Annie’s Mailbox: Grandmother upset |

Annie’s Mailbox: Grandmother upset

Dear Annie: When my husband retired, our daughter asked us to move near her because she was expecting twins. We took care of the children every day.

Two years ago, our daughter announced she was getting a cat.

Unfortunately, I am allergic to cats and cannot take allergy shots because they conflict with my heart medication.

I told my daughter that not being able to come to their home would be devastating, but nonetheless, the cat arrived. I tried to put up with the dander, but it was no use.

When I asked my daughter why it was so important to have the animal, she said it was “an emotional thing.”

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My son-in-law hates the cat, and the children ignore it entirely. My grandson is exhibiting signs of an allergic reaction. Our grandchildren are now 8, and I haven’t been in their home for some time.

I feel so sad at not being able to spend as much time with my grandchildren as I used to.

My husband and I are in good health, have many friends and an active social life. We take the children to church and are always available, but it’s not the same.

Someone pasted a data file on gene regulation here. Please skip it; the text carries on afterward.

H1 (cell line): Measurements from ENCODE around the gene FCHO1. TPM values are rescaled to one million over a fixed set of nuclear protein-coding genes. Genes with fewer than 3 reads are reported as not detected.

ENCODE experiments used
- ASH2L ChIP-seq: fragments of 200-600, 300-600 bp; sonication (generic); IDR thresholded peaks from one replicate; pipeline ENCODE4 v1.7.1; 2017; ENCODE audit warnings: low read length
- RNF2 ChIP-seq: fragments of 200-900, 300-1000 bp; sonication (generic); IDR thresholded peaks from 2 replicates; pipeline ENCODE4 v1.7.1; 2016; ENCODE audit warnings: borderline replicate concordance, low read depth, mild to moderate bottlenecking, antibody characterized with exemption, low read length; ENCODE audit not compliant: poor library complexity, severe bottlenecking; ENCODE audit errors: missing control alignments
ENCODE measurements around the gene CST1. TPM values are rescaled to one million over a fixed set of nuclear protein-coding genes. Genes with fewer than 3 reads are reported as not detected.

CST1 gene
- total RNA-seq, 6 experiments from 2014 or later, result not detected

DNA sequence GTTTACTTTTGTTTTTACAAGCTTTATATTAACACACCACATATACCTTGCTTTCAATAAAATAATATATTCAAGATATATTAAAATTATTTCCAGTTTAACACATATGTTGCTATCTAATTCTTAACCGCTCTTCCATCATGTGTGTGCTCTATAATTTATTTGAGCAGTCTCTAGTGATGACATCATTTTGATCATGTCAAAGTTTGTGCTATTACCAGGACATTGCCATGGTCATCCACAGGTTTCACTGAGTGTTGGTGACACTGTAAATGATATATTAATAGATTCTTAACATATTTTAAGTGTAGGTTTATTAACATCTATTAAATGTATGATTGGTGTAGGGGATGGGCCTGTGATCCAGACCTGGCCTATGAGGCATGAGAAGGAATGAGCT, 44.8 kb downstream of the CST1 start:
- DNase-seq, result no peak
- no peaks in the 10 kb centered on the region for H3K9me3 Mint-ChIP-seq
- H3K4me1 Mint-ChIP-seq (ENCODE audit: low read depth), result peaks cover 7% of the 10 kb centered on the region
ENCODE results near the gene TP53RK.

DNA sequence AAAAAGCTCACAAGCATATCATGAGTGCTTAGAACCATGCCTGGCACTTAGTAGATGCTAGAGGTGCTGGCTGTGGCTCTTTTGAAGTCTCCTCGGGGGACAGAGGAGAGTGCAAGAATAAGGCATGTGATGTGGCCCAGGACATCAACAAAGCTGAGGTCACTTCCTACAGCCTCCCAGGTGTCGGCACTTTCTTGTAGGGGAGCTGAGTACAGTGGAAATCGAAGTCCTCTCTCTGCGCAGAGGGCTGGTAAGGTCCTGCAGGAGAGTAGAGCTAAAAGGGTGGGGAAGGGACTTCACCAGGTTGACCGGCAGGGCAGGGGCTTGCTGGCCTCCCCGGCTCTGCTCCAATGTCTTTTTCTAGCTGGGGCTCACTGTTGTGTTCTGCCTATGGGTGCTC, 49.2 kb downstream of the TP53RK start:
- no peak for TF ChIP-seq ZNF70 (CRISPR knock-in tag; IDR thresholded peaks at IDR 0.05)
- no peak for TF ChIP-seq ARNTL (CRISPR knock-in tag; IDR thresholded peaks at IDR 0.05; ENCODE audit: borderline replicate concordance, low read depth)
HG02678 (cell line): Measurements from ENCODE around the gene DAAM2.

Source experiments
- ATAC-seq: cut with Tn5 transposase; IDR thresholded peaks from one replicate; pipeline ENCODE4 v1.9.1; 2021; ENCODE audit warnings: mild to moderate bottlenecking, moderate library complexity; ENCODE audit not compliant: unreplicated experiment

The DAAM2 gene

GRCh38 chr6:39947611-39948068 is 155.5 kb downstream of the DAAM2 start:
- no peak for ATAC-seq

It won’t be long before the twins will be teenagers and involved in their own social world. We have already lost a great deal of the past two precious years.

We once asked our daughter to reconsider the harm the cat is doing to the entire family, and she stopped speaking to me for quite some time, so I apologized.

We keep our relationship pleasant and loving, and I do not think this was a deliberate alienation. What can we do?

— Having a Pity Party

Dear Pity Party: Find the silver lining. Your daughter hasn’t cut you off, and apparently, her decision to get a cat is about her and no one else.

Your problem is simply location. Pick up the kids, and bring them to your house. Take them to the park or the zoo. Have them stay with you for a weekend.

There’s no reason to let the cat keep you from seeing your grandchildren. Count your blessings.

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